This is a quick meal to make on the fly. It only takes about 20 minutes total, and can serve a lot. Add beans, avocado, and tortillas on the side, and you’ve got a whole meal for the family for about $5!


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FoodKarina Metts
History | Dia de los Muertos

El Dia de los Muertos is a Mexican holiday that’s celebrated Oct 31st- Nov 2nd. I’ve been seeing the popularization of this holiday among main stream culture. With that, I’ve been feeling a little annoyed (for lack of a better word) because I feel that there’s really no understanding behind it, it just looks pretty, and if it looks pretty, it will sell. And what I don’t want to see happen, is that we lose the roots and culture of this special holiday.

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It’s great to have interest in Mexican culture, I love talking about this stuff with other people, so I’d like to help you understand a little more about how this holiday is routed in honor and culture — holding a deep meaning to those who celebrate it.

Origins

The Day of the Dead dates back to pre-Columbian cultures. That’s a LONG time ago; like before the Europeans came to Mesoamerica to colonize it. It’s always been a time to celebrate the death of ancestors and has evolved over time.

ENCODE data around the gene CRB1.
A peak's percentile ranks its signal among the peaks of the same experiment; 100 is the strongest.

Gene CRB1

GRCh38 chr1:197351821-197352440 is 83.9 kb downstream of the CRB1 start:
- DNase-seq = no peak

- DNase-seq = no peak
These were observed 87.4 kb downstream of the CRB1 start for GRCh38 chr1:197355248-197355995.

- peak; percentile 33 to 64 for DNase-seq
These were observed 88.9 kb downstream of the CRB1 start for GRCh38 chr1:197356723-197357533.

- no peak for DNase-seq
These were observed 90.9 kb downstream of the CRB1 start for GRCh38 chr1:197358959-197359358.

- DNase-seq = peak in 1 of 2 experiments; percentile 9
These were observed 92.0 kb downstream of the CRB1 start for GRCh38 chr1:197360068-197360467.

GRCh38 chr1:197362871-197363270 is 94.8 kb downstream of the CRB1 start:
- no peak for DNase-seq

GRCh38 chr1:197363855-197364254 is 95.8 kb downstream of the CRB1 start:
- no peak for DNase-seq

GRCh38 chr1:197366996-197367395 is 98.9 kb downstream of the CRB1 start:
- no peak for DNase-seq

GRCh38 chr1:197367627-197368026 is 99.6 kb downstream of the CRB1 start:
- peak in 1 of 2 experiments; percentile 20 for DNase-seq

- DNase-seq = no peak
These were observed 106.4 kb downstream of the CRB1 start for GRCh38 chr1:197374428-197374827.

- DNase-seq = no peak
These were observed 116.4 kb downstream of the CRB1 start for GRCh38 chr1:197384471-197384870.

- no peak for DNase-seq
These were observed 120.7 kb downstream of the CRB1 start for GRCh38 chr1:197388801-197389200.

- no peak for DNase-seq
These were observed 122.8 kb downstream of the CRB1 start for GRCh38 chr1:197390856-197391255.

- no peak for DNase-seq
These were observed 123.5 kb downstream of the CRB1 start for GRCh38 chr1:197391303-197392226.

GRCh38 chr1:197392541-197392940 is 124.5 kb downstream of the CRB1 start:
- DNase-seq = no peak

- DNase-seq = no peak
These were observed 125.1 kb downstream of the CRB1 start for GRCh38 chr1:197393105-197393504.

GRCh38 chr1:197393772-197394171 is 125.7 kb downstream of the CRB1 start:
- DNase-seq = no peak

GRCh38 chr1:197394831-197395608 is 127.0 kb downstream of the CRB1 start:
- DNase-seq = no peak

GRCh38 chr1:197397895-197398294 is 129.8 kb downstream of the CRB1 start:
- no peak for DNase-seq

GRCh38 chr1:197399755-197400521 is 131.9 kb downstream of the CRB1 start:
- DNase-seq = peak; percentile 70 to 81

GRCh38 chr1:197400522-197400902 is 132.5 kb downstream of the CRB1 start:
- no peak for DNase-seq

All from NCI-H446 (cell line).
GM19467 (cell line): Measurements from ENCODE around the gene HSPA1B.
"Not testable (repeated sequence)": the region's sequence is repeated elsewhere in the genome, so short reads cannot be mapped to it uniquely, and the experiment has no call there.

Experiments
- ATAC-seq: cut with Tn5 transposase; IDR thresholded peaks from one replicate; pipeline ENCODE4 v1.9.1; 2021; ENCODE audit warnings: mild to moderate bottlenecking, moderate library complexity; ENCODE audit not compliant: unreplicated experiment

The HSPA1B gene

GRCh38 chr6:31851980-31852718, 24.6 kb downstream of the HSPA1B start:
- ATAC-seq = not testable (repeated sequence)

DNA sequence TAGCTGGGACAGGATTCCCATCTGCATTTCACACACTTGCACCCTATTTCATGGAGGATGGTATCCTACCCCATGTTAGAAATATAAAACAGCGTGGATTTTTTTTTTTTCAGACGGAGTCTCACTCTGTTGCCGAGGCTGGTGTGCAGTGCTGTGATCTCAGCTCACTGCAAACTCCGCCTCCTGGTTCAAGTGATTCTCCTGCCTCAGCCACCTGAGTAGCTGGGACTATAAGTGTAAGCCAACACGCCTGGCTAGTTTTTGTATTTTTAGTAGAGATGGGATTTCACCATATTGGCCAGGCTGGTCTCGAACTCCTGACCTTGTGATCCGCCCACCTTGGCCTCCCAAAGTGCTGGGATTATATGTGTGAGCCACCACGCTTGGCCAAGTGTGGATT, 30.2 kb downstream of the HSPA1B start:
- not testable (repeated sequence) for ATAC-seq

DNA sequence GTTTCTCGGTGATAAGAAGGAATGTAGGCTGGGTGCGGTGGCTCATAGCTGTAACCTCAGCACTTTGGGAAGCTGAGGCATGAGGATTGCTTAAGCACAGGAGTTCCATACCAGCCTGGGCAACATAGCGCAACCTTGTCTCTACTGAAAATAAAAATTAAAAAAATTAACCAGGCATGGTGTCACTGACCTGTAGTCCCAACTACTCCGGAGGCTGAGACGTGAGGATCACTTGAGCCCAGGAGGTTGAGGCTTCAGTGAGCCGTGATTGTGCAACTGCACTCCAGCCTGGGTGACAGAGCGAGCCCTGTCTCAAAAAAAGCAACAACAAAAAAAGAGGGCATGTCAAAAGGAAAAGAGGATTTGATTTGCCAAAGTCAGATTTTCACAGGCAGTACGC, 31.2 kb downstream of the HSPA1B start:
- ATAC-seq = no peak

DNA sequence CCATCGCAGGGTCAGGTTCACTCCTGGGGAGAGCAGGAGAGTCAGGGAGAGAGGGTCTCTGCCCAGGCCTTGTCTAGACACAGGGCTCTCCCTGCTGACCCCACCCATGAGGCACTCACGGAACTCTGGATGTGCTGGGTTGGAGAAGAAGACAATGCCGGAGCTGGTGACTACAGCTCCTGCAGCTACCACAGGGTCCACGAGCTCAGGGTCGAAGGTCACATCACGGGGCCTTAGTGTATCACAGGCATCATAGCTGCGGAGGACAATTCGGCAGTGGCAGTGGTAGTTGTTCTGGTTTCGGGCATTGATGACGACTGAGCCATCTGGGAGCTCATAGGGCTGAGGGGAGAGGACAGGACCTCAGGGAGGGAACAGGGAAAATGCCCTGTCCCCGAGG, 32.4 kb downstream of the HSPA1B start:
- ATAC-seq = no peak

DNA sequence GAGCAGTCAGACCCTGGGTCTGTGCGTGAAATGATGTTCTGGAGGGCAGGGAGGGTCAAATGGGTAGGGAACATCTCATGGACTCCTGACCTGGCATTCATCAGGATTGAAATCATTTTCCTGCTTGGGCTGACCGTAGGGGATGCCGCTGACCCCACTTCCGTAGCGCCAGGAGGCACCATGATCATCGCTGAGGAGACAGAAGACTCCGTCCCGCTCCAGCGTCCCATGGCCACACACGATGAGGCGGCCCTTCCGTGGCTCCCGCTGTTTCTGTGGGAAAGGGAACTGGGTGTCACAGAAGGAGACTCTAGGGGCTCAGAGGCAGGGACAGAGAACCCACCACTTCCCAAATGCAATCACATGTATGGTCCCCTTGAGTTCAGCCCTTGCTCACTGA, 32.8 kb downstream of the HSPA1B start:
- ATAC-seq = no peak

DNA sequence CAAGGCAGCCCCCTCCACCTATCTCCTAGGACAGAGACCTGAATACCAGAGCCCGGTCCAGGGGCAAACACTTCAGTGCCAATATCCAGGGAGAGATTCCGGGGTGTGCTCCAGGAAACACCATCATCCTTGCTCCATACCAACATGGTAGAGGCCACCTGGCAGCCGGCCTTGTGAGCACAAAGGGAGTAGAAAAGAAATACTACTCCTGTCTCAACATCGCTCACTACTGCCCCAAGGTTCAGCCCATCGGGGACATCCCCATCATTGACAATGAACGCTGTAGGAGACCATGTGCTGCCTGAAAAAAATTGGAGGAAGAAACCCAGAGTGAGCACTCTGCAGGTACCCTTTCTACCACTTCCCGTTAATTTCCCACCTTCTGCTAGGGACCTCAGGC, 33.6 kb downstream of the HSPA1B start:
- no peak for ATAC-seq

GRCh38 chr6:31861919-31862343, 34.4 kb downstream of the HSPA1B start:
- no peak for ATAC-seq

The celebrations evolved into the modern day festivities but were originally the entire 9th month of the Aztec calendar (August), and were dedicated to La Calavera Catrina or “Lady of the Dead”.

While it used to be celebrated in the summer it’s become associated with “All Saints Day, or All Souls Day”. It has evolved into a day to honor infants and children who have passed on Nov 1st, and a day to honor adults who have passed on Nov 2nd.

I’ve learned that it wasn’t until the 20th century that it was even celebrated in the northern parts of Mexico. Mexico is a predominantly Catholic country, so they celebrated “All Saints Day” like other Christians around the world. In the 1960s Mexico made Day of the Dead a national holiday, inviting the northern part of Mexico to also celebrate this tradition.

La Calavera